Hello World

We’re going to walk you through creating your first project on your local directory - or in your development environment. Here are the steps we will walk through:

  1. Write a workflow and a couple of tasks
  2. Install and set up the Zenaton Agent
  3. Dispatch our tasks and workflow from anywhere
  4. View our executed tasks and workflow on the Zenaton Dashboard.

First we will create a directory zenaton-helloworld and a src directory inside of it.

mkdir -p zenaton-helloworld/src && cd zenaton-helloworld

# Writing our Workflow

Our workflow:

  • has a parameter name as input (with "World" as default)
  • starts by dispatching a GetSentence task that will output the string Hello ${name}!
  • only when completed, will dispatch a LogSentence task that will print the output of the first task on the console.


module.exports.handle = function*(name = "World") {    
  const sentence = yield this.run.task("GetSentence", name);
  yield this.run.task("LogSentence", sentence);


If you want to do more with your workflows, learn more about implementing workflows with Zenaton

# Writing our Tasks

Now using the Zenaton library, we’re going to create 2 sample tasks into the src directory:

  • The first one will be called GetSentence and use the name as the parameter and return Hello ${name}!
  • The second one will be called LogSentence and will display a sentence in the console.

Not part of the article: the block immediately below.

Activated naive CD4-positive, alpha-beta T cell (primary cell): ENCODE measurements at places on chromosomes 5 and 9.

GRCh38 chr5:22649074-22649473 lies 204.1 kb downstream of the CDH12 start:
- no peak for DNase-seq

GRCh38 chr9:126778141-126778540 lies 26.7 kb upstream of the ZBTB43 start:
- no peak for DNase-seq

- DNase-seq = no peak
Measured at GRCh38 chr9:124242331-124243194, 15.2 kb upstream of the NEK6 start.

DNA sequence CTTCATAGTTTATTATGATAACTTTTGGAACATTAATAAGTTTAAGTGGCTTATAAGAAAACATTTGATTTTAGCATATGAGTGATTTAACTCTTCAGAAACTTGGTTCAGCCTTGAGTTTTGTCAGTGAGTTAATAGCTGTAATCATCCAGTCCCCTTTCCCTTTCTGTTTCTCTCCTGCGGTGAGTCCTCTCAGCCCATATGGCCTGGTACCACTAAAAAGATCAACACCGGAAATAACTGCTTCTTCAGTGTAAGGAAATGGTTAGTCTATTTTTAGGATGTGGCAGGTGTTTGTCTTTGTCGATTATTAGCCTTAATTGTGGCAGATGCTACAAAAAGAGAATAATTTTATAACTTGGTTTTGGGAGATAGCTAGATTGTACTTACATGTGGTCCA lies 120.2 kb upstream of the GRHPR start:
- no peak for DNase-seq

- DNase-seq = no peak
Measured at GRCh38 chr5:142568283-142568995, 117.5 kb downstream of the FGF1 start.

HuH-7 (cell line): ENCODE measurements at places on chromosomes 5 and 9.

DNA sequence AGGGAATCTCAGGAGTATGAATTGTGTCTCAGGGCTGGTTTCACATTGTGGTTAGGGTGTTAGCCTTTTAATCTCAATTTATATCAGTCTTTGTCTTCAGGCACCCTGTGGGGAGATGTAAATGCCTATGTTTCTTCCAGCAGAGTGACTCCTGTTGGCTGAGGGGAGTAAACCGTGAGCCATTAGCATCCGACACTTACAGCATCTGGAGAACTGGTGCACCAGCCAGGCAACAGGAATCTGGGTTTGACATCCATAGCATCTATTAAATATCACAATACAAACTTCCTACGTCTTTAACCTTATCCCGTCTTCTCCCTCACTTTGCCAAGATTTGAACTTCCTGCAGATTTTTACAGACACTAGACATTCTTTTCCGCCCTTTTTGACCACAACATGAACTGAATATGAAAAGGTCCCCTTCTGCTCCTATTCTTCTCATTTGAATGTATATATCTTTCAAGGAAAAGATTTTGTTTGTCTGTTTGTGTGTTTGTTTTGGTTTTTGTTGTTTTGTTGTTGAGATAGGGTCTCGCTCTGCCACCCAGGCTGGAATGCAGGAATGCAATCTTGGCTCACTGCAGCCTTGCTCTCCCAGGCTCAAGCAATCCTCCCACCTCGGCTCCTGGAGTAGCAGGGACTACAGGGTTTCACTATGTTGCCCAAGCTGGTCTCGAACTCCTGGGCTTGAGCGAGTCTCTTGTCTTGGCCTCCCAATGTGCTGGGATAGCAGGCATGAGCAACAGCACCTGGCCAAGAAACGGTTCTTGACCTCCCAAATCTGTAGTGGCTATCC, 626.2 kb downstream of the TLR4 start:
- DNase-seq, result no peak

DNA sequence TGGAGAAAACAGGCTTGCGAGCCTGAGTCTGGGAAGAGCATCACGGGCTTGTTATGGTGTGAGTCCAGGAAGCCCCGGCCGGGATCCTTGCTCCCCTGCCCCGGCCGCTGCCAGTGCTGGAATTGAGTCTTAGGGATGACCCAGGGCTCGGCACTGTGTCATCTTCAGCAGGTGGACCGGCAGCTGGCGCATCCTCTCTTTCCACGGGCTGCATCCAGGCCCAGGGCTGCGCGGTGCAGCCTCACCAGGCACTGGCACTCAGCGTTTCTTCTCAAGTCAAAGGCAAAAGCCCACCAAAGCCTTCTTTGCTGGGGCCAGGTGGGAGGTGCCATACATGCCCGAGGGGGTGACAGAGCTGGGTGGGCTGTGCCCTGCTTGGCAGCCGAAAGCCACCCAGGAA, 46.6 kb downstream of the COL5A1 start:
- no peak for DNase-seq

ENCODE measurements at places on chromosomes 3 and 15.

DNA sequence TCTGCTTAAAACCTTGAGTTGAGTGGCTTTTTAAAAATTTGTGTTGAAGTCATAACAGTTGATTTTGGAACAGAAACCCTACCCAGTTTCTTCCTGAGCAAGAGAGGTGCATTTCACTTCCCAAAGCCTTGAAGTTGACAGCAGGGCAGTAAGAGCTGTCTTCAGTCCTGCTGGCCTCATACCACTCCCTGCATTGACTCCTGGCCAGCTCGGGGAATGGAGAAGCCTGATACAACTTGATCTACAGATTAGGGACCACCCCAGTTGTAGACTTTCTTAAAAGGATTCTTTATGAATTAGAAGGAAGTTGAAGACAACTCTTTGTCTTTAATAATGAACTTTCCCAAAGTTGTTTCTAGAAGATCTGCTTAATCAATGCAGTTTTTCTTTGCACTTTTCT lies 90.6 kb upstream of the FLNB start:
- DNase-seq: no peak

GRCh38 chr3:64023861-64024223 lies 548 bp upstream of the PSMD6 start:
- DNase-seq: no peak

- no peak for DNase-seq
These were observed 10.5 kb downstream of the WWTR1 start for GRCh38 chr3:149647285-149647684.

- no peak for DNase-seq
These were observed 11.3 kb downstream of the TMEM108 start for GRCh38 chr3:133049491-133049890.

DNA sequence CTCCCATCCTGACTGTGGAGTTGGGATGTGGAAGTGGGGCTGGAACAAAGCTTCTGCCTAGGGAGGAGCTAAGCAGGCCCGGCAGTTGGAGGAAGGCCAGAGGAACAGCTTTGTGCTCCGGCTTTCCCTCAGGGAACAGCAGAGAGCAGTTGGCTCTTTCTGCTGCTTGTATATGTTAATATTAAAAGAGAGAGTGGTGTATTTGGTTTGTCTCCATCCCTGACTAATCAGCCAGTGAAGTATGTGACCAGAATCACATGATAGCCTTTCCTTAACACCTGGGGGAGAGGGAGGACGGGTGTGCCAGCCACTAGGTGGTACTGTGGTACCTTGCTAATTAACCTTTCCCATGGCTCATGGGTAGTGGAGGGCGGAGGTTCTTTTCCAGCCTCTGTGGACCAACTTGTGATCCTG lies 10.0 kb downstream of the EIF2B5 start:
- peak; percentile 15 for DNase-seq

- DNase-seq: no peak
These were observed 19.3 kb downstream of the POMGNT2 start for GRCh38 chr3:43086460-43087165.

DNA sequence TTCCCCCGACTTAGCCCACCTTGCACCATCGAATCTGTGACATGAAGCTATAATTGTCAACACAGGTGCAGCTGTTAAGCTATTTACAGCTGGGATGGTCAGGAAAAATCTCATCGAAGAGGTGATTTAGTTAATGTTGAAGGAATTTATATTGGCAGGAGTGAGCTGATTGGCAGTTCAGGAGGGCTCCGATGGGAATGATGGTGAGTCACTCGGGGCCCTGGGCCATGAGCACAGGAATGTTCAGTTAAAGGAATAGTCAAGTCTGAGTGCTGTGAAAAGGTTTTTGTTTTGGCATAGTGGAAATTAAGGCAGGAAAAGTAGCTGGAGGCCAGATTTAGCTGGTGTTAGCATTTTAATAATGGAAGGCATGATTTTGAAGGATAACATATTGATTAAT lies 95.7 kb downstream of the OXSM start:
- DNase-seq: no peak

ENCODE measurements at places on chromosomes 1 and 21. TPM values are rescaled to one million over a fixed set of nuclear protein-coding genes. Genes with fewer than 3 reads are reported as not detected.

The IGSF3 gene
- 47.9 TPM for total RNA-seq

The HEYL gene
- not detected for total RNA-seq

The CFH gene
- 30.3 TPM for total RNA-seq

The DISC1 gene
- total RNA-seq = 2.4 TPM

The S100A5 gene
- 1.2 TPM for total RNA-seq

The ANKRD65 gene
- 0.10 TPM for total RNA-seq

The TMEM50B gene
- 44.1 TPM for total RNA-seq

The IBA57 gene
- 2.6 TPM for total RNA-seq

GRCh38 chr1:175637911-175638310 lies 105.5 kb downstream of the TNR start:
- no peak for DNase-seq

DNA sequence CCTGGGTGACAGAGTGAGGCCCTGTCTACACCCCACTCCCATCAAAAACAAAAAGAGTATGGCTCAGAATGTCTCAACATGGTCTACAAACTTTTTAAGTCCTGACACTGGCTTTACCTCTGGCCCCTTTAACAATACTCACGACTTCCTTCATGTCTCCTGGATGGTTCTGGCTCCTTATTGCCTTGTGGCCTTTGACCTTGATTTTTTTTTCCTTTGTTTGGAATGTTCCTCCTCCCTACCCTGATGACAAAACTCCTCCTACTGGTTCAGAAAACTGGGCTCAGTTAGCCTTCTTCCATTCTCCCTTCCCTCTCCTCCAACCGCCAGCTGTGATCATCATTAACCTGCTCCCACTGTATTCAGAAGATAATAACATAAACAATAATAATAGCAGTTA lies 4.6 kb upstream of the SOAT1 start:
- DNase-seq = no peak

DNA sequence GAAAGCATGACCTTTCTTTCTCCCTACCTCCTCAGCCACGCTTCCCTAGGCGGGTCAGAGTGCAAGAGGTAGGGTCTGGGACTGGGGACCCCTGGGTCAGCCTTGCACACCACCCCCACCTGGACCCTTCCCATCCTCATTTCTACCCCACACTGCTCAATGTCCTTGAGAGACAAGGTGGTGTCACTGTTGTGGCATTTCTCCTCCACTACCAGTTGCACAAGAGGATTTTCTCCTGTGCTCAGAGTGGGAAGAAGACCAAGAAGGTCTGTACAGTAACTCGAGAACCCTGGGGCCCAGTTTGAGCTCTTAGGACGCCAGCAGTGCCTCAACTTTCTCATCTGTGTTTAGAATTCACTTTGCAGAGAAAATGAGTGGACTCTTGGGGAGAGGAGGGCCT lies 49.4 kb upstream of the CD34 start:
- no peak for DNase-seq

module.exports.handle = async function(name) {
  return `Hello ${name}!`;


module.exports.handle = async function(sentence) {

# Writing our Boot file

Tasks and workflows will be processed in the background by a Zenaton Agent. We need to provide a boot.js file to this Agent that will describe where to find tasks and workflow definitions:


// load dependencies
const { task, workflow } = require("zenaton");

// define workflow
workflow("HelloWorld", require("./src/HelloWorld"));

// define tasks
task("GetSentence", require("./src/GetSentence"));
task("LogSentence", require("./src/LogSentence"));

To be able to load the Zenaton node library add a package.json file with following dependency:

  • ./package.json
  "engines": {
    "node": ">=8.0.0"
  "dependencies": {
    "zenaton": "^0.7.3"

Then install dependencies:

npm install

# Installing Zenaton Agent

Now we are going to install the Zenaton Agent on our computer so that Zenaton can orchestrate our tasks and workflow in the background.

Zenaton does this without needing any additional code. You just have to install the Agent and deploy your sources wherever you want your tasks to be processed. As your sources are already in your computer, we only need to install the Agent now.

If you wanted to deploy to another environment (like in production), you would need to install the Zenaton Agent on the servers ("workers") where you wanted to execute tasks and workflows. Zenaton automatically orchestrates the processing of your tasks and workflows on distributed workers and monitors all of the activity.